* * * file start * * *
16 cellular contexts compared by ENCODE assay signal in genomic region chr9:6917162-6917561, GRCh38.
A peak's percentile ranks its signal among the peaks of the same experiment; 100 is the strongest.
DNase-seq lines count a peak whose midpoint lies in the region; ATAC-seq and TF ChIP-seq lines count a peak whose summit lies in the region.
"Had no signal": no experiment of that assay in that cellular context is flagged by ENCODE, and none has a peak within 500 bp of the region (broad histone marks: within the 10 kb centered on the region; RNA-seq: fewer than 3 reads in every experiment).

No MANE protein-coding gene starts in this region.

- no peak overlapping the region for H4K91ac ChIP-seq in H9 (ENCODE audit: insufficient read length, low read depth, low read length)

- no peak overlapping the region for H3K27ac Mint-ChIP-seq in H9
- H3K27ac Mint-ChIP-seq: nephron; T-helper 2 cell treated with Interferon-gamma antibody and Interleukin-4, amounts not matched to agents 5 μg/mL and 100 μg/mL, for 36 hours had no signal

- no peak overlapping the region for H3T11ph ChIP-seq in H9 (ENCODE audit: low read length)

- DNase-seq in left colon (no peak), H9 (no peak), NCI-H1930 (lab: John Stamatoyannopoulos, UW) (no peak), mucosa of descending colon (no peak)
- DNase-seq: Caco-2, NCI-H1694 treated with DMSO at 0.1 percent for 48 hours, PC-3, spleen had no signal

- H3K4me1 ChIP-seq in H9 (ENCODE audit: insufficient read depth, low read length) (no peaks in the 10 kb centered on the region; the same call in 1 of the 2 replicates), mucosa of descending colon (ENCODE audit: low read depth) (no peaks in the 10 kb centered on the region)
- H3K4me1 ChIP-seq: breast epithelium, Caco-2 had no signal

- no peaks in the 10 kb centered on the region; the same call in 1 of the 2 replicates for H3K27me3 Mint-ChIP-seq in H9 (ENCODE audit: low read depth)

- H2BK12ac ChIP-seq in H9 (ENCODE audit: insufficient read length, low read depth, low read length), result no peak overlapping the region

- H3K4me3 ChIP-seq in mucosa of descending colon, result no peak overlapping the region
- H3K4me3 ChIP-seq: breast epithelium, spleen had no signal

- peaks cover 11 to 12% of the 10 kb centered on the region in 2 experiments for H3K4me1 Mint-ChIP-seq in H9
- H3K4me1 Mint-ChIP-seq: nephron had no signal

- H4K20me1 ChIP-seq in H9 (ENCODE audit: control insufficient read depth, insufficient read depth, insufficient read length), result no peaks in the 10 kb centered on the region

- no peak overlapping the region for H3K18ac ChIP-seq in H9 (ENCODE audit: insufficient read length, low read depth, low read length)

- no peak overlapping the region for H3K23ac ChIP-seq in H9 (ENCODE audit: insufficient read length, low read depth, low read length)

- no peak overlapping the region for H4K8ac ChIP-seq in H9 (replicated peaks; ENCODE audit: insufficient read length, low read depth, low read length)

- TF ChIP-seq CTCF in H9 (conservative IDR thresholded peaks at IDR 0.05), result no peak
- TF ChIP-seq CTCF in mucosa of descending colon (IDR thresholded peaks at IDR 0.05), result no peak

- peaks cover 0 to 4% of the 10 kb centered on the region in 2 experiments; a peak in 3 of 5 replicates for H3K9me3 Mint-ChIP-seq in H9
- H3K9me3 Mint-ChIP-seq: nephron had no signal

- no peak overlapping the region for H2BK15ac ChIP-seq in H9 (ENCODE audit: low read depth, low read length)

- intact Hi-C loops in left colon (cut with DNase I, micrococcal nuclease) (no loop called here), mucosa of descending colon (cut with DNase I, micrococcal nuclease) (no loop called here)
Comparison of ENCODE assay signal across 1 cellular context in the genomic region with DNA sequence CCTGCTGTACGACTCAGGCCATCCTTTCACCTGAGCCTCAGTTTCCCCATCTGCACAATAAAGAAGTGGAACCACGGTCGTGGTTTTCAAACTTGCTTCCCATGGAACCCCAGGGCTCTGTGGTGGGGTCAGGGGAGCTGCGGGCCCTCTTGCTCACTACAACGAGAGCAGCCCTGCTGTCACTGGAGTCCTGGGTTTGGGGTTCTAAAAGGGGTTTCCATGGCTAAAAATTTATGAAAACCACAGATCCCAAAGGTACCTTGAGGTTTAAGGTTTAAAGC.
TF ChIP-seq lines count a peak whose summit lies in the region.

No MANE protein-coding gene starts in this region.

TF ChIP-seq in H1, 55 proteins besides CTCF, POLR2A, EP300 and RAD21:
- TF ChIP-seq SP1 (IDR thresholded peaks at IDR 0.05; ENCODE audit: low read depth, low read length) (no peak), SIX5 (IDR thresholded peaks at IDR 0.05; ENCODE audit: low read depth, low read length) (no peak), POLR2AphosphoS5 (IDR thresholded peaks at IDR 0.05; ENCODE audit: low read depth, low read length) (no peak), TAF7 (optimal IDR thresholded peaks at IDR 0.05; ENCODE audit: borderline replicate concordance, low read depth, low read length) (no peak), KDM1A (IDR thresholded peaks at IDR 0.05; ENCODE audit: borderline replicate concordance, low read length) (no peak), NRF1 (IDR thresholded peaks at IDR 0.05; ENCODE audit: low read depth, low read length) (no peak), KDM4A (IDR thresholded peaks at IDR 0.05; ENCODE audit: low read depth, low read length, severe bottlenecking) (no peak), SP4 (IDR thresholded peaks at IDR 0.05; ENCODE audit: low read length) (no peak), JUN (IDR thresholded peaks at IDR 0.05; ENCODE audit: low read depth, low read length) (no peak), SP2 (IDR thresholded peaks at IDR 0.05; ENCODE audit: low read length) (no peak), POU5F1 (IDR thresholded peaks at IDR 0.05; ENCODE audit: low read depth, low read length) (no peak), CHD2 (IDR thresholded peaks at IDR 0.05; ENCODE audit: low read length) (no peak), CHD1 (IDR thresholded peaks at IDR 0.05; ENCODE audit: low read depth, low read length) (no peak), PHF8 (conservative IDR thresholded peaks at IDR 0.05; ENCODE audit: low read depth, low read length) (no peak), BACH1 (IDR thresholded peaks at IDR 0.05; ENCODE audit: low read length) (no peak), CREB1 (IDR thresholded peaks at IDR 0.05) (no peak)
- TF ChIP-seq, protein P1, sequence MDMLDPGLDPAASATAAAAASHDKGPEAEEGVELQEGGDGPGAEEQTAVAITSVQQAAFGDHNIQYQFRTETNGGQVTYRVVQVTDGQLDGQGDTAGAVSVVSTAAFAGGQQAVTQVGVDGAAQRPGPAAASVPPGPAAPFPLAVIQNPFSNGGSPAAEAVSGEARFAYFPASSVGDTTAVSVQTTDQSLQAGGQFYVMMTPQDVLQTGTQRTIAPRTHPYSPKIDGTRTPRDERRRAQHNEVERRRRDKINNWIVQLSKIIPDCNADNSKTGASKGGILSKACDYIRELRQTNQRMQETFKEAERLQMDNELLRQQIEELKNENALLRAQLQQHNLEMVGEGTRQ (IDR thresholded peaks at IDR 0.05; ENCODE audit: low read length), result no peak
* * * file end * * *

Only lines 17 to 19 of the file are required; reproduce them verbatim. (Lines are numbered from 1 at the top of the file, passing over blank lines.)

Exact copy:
- H3K4me3 ChIP-seq: breast epithelium, spleen had no signal

- peaks cover 11 to 12% of the 10 kb centered on the region in 2 experiments for H3K4me1 Mint-ChIP-seq in H9
- H3K4me1 Mint-ChIP-seq: nephron had no signal